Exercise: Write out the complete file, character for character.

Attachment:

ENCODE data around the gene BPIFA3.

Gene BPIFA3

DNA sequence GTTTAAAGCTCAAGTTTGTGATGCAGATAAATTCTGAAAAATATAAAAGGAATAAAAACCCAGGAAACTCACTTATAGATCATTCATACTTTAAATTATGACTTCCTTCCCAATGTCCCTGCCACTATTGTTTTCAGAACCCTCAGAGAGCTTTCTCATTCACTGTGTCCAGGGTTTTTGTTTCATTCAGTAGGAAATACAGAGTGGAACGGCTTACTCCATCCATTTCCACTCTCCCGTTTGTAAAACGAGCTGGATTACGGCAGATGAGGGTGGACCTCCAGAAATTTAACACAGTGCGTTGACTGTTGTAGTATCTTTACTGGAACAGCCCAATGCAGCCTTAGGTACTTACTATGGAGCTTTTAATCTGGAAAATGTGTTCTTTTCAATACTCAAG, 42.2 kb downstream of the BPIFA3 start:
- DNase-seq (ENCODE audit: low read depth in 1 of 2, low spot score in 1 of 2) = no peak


ENCODE data around the gene BPIFA3.

Gene BPIFA3

DNA sequence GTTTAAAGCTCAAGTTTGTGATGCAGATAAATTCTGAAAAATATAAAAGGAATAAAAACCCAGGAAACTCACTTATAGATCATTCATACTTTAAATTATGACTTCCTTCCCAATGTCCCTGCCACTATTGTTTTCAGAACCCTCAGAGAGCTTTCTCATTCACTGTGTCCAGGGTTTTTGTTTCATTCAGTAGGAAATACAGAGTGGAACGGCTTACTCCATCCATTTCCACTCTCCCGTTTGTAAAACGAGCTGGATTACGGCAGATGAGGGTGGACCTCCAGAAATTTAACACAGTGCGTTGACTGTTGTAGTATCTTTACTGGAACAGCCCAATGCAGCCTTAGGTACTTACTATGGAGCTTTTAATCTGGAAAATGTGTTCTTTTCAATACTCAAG, 42.2 kb downstream of the BPIFA3 start:
- DNase-seq (ENCODE audit: low read depth in 1 of 2, low spot score in 1 of 2) = no peak